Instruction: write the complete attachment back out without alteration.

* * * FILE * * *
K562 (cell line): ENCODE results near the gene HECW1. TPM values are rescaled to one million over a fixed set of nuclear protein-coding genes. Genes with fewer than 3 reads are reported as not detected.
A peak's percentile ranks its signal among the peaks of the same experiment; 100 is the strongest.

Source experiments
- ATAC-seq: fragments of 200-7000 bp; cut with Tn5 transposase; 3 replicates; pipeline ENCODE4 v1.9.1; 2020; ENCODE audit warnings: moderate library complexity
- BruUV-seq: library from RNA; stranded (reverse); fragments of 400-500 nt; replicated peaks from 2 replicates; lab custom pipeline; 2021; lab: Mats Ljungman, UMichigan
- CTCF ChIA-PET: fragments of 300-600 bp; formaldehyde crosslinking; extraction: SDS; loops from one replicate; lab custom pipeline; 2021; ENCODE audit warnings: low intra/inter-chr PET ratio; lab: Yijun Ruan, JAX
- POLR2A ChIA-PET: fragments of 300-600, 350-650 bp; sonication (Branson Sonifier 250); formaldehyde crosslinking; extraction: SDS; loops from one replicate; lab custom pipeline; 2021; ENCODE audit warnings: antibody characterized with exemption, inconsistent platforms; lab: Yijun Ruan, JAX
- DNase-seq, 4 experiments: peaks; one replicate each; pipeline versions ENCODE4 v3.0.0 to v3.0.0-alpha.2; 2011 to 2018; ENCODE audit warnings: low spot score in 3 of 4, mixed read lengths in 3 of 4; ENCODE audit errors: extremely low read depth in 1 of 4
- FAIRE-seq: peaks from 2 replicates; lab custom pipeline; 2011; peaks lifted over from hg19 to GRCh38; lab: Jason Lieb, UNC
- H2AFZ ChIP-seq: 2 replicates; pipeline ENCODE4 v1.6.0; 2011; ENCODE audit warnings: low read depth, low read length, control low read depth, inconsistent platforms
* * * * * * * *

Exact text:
K562 (cell line): ENCODE results near the gene HECW1. TPM values are rescaled to one million over a fixed set of nuclear protein-coding genes. Genes with fewer than 3 reads are reported as not detected.
A peak's percentile ranks its signal among the peaks of the same experiment; 100 is the strongest.

Source experiments
- ATAC-seq: fragments of 200-7000 bp; cut with Tn5 transposase; 3 replicates; pipeline ENCODE4 v1.9.1; 2020; ENCODE audit warnings: moderate library complexity
- BruUV-seq: library from RNA; stranded (reverse); fragments of 400-500 nt; replicated peaks from 2 replicates; lab custom pipeline; 2021; lab: Mats Ljungman, UMichigan
- CTCF ChIA-PET: fragments of 300-600 bp; formaldehyde crosslinking; extraction: SDS; loops from one replicate; lab custom pipeline; 2021; ENCODE audit warnings: low intra/inter-chr PET ratio; lab: Yijun Ruan, JAX
- POLR2A ChIA-PET: fragments of 300-600, 350-650 bp; sonication (Branson Sonifier 250); formaldehyde crosslinking; extraction: SDS; loops from one replicate; lab custom pipeline; 2021; ENCODE audit warnings: antibody characterized with exemption, inconsistent platforms; lab: Yijun Ruan, JAX
- DNase-seq, 4 experiments: peaks; one replicate each; pipeline versions ENCODE4 v3.0.0 to v3.0.0-alpha.2; 2011 to 2018; ENCODE audit warnings: low spot score in 3 of 4, mixed read lengths in 3 of 4; ENCODE audit errors: extremely low read depth in 1 of 4
- FAIRE-seq: peaks from 2 replicates; lab custom pipeline; 2011; peaks lifted over from hg19 to GRCh38; lab: Jason Lieb, UNC
- H2AFZ ChIP-seq: 2 replicates; pipeline ENCODE4 v1.6.0; 2011; ENCODE audit warnings: low read depth, low read length, control low read depth, inconsistent platforms